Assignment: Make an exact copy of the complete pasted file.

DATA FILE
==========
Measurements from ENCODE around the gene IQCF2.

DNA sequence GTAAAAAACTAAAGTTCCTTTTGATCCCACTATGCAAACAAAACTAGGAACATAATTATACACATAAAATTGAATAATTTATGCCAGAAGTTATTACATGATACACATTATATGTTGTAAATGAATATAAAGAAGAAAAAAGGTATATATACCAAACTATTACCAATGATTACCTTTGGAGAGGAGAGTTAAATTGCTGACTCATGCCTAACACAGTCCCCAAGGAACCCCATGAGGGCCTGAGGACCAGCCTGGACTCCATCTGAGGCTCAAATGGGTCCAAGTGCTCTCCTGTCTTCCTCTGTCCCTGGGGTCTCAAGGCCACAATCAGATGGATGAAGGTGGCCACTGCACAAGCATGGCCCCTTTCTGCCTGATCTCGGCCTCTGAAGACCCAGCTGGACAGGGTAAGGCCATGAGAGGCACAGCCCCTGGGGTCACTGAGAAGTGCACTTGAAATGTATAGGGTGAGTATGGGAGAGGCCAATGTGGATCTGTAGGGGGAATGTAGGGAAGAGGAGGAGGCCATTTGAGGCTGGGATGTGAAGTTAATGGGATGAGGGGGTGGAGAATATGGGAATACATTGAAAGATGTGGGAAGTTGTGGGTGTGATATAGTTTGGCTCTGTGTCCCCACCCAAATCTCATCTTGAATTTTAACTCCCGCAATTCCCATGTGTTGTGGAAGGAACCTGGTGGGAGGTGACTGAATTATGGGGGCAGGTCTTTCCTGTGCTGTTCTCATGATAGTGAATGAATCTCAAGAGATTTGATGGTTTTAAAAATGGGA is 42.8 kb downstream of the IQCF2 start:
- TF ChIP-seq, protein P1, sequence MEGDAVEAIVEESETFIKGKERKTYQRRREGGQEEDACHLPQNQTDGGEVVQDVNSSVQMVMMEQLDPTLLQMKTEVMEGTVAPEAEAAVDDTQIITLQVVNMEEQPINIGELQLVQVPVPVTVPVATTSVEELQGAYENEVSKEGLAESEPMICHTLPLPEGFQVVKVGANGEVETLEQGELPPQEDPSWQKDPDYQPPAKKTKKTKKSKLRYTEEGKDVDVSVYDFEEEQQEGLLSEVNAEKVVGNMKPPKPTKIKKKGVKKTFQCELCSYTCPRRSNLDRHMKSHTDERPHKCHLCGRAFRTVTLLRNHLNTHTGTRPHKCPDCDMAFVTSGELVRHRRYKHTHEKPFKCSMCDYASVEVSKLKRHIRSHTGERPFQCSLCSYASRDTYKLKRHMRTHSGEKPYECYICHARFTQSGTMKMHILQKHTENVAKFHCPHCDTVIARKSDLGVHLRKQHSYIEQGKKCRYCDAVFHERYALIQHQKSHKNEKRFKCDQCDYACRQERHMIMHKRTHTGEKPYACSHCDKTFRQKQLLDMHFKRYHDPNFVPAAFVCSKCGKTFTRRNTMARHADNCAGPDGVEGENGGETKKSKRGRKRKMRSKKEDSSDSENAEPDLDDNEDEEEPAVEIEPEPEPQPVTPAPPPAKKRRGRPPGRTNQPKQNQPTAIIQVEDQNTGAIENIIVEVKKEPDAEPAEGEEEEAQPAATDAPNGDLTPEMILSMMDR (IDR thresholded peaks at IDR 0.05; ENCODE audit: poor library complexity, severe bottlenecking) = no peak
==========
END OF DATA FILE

Measurements from ENCODE around the gene IQCF2.

DNA sequence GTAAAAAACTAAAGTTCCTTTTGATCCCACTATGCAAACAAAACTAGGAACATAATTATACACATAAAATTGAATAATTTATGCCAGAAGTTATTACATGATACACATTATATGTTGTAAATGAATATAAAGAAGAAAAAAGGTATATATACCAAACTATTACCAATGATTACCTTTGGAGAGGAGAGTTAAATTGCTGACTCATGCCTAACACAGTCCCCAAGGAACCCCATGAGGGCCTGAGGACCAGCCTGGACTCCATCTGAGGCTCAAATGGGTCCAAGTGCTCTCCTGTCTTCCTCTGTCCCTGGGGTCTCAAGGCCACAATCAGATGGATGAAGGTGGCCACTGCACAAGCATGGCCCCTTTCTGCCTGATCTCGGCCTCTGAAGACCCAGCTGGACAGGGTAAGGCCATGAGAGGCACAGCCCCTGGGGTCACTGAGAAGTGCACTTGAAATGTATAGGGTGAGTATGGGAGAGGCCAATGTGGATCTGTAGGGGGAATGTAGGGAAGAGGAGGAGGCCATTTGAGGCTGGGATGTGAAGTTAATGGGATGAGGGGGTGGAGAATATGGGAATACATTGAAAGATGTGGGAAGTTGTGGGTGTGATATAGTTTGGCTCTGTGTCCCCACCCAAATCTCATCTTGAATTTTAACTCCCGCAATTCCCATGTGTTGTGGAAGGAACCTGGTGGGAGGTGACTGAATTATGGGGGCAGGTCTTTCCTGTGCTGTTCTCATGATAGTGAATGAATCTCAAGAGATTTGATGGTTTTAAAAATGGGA is 42.8 kb downstream of the IQCF2 start:
- TF ChIP-seq, protein P1, sequence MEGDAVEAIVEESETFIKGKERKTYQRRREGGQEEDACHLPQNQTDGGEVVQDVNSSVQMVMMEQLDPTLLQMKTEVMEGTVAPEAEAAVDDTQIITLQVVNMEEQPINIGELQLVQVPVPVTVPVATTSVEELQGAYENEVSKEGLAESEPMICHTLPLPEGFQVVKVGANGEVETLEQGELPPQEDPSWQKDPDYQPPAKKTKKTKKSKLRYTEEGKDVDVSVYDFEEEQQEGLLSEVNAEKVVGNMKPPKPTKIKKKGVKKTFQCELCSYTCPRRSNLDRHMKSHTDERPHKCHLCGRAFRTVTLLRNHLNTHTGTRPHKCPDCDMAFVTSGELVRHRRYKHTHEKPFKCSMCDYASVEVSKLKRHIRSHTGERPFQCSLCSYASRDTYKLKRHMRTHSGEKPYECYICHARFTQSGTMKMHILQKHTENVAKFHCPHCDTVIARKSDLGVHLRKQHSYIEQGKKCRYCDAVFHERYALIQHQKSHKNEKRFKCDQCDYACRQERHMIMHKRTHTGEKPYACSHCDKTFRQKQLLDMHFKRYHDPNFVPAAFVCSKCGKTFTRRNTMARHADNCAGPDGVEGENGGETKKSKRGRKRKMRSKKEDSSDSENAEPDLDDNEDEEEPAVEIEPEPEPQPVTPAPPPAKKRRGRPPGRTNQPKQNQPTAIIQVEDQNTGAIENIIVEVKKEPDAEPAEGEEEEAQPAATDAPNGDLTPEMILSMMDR (IDR thresholded peaks at IDR 0.05; ENCODE audit: poor library complexity, severe bottlenecking) = no peak